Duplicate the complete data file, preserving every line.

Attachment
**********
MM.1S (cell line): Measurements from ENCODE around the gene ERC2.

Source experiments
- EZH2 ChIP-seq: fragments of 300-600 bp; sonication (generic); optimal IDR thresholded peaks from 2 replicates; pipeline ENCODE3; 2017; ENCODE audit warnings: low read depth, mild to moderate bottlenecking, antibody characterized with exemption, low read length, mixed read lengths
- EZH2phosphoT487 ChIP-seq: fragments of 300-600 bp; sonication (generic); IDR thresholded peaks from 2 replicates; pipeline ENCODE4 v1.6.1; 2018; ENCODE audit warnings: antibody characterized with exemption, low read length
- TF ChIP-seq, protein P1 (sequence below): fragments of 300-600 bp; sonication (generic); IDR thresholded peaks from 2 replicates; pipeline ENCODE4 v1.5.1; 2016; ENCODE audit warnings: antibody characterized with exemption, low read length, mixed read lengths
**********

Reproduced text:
MM.1S (cell line): Measurements from ENCODE around the gene ERC2.

Source experiments
- EZH2 ChIP-seq: fragments of 300-600 bp; sonication (generic); optimal IDR thresholded peaks from 2 replicates; pipeline ENCODE3; 2017; ENCODE audit warnings: low read depth, mild to moderate bottlenecking, antibody characterized with exemption, low read length, mixed read lengths
- EZH2phosphoT487 ChIP-seq: fragments of 300-600 bp; sonication (generic); IDR thresholded peaks from 2 replicates; pipeline ENCODE4 v1.6.1; 2018; ENCODE audit warnings: antibody characterized with exemption, low read length
- TF ChIP-seq, protein P1 (sequence below): fragments of 300-600 bp; sonication (generic); IDR thresholded peaks from 2 replicates; pipeline ENCODE4 v1.5.1; 2016; ENCODE audit warnings: antibody characterized with exemption, low read length, mixed read lengths